U.N. Representative Blames Syria's Civil War For Massive Migration Crisis
DAVID GREENE, HOST:
Every year, thousands of migrants attempt the hazardous journey by boat from North Africa to Europe. Many don't make it. The tragedy over the weekend where up to 900 people drowned trying to make that crossing is contributing to the growing call to confront the migration crisis. Our colleague Renee Montagne spoke with the U.N.'s special rapporteur, or independent expert, on the human rights crisis.
RENEE MONTAGNE, BYLINE: And that man, Francois Crepeau, blames Syria's four-years long civil war for fueling much of the migration that's led to disasters at sea. For many, this exhausting journey begins not at sea but far inland.
FRANCOIS CREPEAU: We have witnessed almost four million Syrians getting out of the country and being warehoused now in Turkey, in Lebanon, in Jordan, and we haven't offered anything to these people. There's no future for them in those countries, which are not able to offer them permanent residence, citizenship and integration. And we are sort of expecting them to stay there quietly and wait out. Well, these people have plans for the future. These people have children, and they are not going to wait. If we don't offer mobility services, they will go to the smugglers. And that's what they've been doing, and they are doing it more and more.
MONTAGNE: Now they are actually going to Libya to then launch across the Mediterranean to get into Europe that way. Describe what's happening there for us.
CREPEAU: Libya, being practically a lawless place, that's where the smugglers can use boats and launch them to go to Italy. And so you can leave - thanks to smugglers, you can leave Istanbul, take a plane to Algiers, go through the desert to Libya and then be put in a boat and go to Italy. This is all organized because we collectively don't do anything for the Syrians.
Remember the Indochinese crisis in the '70s and the '80s? At that time, we did a comprehensive plan of action. When all these refugee camps in Malaysia, Thailand, Hong Kong were full, we welcomed almost 3 million people over a number of years who now are good citizens, and their kids are in our universities.
MONTAGNE: We meaning exactly who, Europe and Canada and America?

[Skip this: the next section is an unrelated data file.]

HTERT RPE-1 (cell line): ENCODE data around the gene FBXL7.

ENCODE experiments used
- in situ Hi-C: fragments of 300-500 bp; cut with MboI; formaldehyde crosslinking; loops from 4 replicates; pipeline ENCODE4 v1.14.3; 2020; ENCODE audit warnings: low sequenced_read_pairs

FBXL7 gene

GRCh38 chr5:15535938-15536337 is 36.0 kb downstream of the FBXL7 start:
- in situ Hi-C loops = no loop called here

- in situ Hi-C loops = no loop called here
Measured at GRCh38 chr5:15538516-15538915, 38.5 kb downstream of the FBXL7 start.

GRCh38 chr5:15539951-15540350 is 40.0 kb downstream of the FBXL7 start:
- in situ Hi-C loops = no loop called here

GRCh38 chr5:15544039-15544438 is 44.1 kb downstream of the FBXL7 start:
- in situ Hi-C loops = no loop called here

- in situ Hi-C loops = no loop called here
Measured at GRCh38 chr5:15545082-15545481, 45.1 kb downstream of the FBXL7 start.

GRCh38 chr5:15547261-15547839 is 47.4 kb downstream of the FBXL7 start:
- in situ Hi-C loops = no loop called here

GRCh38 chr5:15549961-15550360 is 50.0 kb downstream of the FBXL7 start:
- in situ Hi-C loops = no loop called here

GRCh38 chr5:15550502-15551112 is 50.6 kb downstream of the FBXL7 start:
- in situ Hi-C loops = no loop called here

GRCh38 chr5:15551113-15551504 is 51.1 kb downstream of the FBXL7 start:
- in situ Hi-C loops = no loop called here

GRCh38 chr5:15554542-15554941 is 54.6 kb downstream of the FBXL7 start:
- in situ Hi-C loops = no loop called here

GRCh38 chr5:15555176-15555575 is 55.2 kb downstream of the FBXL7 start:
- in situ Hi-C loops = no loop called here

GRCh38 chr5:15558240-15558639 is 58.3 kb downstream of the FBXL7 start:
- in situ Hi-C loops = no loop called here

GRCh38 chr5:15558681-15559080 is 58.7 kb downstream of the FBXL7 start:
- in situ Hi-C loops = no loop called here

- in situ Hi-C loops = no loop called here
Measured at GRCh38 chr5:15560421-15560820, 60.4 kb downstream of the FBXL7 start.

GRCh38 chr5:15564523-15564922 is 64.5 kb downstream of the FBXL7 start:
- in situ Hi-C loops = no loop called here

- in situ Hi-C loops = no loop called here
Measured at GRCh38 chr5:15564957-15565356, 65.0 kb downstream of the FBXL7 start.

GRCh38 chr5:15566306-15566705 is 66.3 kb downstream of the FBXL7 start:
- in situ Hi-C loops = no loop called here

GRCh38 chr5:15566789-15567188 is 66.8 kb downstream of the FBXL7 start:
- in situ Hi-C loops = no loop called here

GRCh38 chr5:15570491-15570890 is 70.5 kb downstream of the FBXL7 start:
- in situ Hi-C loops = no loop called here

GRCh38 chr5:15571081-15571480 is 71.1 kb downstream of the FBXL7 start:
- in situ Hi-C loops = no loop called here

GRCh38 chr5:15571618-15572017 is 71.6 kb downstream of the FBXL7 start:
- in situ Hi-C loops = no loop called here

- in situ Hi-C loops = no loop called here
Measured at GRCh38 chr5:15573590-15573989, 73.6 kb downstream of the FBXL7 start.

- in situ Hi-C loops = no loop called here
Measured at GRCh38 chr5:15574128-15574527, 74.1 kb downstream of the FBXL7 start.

CREPEAU: Exactly. I mean, the Global North - North America, Europe and Australia and New Zealand. We should do for the Syrians what we did for the Indochinese.
MONTAGNE: Break that down for us. What would be the better way?
CREPEAU: A better way would be an agreement across the countries of the Global North that each country will take a proportion of those migrants over a number of years. So I've offered the number of 1 million people being resettled over five years. And I've calculated that for a country like Canada - my country - with 36 million inhabitants, this would amount to a bit more than 8,000 people per year for five years; for the U.K., probably around 15,000; for the U.S., probably 70,000.
These are numbers that are perfectly manageable, and I think this is something which requires a collective effort. But it would do many things at the same time. It would, first, give hope to the people who are at present stuck, and they would not go to the smugglers because they would want to wait in line. They would not want to risk the lives of their kids, and we would have a lot less casualties. The market that we are creating for smugglers by doing nothing would be dried up. My message is that we have to bank on mobility, but we have to control and regulate that mobility. As long as we don't offer solutions to these people, we will not control their mobility.
MONTAGNE: Europe is in the grip right now of what appears to be an increasingly xenophobic moment. The U.S. certainly is not happy about migrants coming across the border. There's a lot of political resistance to that. So politically, is what you're describing feasible?
CREPEAU: At present, I doubt it. I hope for it, but I doubt it. I think there will be a reality check. Mobility is part of globalization. Everyone has embraced globalization but wants to restrict it to the movement of goods, services and capital. Well, it doesn't work like that. People will want to move as well.
MONTAGNE: Thank you very much for joining us.
CREPEAU: My pleasure.
GREENE: That's Renee Montagne speaking with Francois Crepeau. He's the U.N. special rapporteur on the human rights of migrants.
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